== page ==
This EMI release of The Four Seasons gives violinist Sarah Chang top billing (as would be expected) and the Orpheus Chamber Orchestra a smaller, less significant listing. As far as the quality of performance goes, however, Orpheus should absolutely be considered the star of this recording with Chang getting the footnote instead. This is simply not the case; from the ridiculously posed glamour photos filling the liner notes to the balance of the performance itself, this album is all about Chang. The most fulfilling aspects are the orchestral tuttis. Orpheus is truly at its best here, playing with as much energy and passion as the much ballyhooed recording with the Venice Baroque Orchestra.
Part of Tacet's "Tube Only" recording series. No transistors were used within the recordig chain.
The VIVALDI METAL PROJECT is a music creation born from an idea conceived and developed by Italian keyboard player, composer and producer MISTHERIA (solo artist, Bruce Dickinson, Rob Rock, Roy Z, Artlantica). The project is a symphonic-metal opera based on Antonio Vivaldi’s Baroque masterwork “The Four Seasons”, featuring more than 130 amazing metal and classical artists, orchestra, a string quartet and three choirs from all over the world. The album features 14 tracks - all the movements from Antonio Vivaldi's original score plus two original new songs written by MISTHERIA. The impressive roster of artists probably makes this titanic album the biggest all-star project ever!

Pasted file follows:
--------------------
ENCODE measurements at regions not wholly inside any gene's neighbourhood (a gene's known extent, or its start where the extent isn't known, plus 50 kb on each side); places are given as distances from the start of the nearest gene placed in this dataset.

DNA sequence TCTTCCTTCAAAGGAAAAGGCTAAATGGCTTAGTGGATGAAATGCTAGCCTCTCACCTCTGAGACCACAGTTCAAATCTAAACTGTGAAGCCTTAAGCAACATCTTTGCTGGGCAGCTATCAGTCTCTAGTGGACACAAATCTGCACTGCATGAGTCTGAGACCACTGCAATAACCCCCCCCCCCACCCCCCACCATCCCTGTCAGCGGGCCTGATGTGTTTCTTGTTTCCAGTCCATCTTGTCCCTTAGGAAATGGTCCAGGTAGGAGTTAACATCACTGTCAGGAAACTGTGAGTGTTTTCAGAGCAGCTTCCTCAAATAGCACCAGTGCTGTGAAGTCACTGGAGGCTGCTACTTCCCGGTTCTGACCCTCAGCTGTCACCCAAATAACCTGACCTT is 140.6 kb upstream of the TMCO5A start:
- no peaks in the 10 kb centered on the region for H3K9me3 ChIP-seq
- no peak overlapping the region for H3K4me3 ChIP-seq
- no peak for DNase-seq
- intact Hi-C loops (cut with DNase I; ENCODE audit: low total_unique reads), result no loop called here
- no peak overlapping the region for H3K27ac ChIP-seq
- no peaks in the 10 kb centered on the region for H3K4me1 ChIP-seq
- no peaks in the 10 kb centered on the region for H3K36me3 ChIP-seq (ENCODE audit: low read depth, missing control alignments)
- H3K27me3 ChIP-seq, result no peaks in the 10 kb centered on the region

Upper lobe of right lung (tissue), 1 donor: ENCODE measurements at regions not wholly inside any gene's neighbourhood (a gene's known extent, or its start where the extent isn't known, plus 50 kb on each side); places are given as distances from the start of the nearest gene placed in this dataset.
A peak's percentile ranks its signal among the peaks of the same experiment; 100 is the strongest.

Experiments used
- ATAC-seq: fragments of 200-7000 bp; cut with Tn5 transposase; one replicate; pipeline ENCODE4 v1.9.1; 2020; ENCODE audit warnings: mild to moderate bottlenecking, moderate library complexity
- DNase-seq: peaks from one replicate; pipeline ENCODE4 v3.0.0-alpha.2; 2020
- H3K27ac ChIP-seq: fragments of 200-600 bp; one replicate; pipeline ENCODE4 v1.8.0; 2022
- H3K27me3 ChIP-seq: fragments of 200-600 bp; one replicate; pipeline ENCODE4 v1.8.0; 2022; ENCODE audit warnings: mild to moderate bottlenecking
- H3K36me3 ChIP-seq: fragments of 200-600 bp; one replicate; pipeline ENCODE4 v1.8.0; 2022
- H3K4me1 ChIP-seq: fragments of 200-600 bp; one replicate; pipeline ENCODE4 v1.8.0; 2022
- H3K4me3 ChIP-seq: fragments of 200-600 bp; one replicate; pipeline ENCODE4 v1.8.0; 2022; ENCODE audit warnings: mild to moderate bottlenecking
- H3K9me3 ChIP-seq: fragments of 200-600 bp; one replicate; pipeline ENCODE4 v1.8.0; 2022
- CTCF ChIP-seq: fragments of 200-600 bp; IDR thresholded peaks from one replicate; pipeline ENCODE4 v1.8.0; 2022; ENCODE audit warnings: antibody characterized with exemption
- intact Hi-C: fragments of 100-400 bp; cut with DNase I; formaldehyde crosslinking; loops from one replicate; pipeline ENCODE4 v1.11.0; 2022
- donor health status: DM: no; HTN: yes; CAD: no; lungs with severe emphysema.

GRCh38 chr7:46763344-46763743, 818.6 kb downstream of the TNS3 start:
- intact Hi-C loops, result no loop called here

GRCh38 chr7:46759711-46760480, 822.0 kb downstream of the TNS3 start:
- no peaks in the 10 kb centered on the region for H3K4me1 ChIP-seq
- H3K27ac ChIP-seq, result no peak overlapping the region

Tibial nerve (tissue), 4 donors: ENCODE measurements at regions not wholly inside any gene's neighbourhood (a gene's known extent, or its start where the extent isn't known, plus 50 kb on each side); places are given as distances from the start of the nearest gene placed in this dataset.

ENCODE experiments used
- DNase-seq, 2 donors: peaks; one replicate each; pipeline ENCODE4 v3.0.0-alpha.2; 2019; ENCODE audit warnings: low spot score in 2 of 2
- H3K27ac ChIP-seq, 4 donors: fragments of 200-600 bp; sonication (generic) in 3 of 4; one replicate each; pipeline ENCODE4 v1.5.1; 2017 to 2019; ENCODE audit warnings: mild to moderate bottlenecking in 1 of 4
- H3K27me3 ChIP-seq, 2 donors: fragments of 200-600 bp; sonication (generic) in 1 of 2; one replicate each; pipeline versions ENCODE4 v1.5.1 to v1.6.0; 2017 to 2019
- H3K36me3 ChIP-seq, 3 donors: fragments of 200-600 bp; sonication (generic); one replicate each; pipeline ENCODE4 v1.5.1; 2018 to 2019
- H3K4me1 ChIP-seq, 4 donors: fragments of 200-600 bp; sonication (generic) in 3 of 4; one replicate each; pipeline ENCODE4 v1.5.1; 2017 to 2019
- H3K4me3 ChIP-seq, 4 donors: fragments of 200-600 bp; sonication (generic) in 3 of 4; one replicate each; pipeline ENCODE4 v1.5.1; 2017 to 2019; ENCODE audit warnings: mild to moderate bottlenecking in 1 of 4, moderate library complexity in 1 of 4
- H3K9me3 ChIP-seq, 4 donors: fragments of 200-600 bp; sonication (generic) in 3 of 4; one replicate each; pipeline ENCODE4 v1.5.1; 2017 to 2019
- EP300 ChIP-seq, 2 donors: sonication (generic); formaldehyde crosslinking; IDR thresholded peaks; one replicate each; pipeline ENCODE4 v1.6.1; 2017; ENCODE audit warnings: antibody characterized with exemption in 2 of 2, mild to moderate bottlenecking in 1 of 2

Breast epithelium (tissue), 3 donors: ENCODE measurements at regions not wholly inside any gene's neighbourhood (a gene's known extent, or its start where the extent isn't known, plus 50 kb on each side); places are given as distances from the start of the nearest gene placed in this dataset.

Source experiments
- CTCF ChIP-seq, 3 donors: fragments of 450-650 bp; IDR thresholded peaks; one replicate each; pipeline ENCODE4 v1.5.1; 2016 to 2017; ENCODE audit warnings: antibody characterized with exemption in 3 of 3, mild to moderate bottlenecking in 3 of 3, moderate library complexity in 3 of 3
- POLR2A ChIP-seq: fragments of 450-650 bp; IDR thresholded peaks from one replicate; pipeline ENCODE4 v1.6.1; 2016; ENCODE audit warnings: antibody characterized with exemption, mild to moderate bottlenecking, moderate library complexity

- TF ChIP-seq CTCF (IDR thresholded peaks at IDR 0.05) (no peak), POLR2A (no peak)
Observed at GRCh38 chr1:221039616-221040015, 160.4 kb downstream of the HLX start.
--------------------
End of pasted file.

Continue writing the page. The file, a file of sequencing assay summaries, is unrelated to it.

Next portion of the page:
This is Roland Grapow's first solo album outside the ranks of his band Helloween. For this album he is joined by fellow Helloween band members Uli Kusch and Markus Grosskopf as well as keyboardist Ferdy Doernberg from Axel Rudi Pell fame. The album while not dissimilar to Helloween's work is in more of a traditional neo-classical vein, and carries a strong Malmsteen vibe with it.
This is a 10 track collection of the group's hits that have been redone to make them more of a dance mix.
If listeners had to commit to a single version of Vivaldi's Four Seasons for the rest of their lives, this 1984 BIS recording would be thoroughly satisfying choice. Superbly played, brilliantly recorded period instrument performances of this perennial masterpiece are all but a dime a dozen, and the differences between Hogwood's and Pinnock's and Harnoncourt's readings don't begin to make up for the fatal boredom of their performances. This version with Nils-Erik Sparf and the Drottningholm Court Baroque Ensemble would be an ideal choice because theirs is the freshest performance of the piece. Beyond their excellent technique and impeccable sense of style, Sparf and the Swedish musicians bring joy and enthusiasm to the music, and sound like they are in turn receiving happiness and energy from the music. There's real pleasure here, and real affection, as if the concertos were newly composed and these were their world premieres. Filled out with witty accounts of Vivaldi's F major Concerto for Bassoon and his G minor Concerto for Flute and Bassoon, this disc is a delight.
Eschewing its usual heavy orchestral sound in favor of a more stripped-down instrumentation, Dutch violinist Janine Jansen's second album offers a fresh interpretation of one of the most performed classical works, Vivaldi's The Four Seasons. The 2005 follow-up to her Barry Wordsworth-conducted debut, the subtle but passionate renditions of the "La Primavera," "L'estate," "L'autunno," and "L'inverno" concertos are performed with a sparse, eight-piece ensemble including Lithuanian violinist Julian Rachlin, her cellist brother Maarten, and harpsichordist father Jan.